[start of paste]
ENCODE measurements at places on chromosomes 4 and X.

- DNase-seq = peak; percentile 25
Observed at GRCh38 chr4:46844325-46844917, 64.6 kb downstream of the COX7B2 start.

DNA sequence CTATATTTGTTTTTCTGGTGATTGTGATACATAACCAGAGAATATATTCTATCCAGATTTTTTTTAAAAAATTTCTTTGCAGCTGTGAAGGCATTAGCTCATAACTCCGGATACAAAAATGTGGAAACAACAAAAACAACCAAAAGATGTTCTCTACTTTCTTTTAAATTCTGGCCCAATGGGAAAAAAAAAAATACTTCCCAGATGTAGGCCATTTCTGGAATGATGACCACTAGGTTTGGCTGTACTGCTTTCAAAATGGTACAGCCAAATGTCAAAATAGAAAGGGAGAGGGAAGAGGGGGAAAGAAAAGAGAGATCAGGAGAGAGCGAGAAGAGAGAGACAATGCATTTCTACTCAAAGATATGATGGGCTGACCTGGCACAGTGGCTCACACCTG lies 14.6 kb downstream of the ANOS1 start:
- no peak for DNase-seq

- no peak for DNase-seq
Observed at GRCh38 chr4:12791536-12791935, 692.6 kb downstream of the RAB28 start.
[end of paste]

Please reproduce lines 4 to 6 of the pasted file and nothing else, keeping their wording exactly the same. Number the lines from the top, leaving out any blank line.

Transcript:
DNA sequence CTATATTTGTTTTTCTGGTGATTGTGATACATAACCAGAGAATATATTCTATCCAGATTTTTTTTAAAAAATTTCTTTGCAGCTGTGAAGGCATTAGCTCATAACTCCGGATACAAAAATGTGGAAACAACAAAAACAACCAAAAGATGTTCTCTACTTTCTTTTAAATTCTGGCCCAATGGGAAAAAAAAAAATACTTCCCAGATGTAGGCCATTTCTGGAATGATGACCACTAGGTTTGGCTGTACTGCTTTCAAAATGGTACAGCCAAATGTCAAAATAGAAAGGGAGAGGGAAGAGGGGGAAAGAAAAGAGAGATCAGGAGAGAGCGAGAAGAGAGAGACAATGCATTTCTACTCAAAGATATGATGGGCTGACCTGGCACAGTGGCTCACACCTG lies 14.6 kb downstream of the ANOS1 start:
- no peak for DNase-seq

- no peak for DNase-seq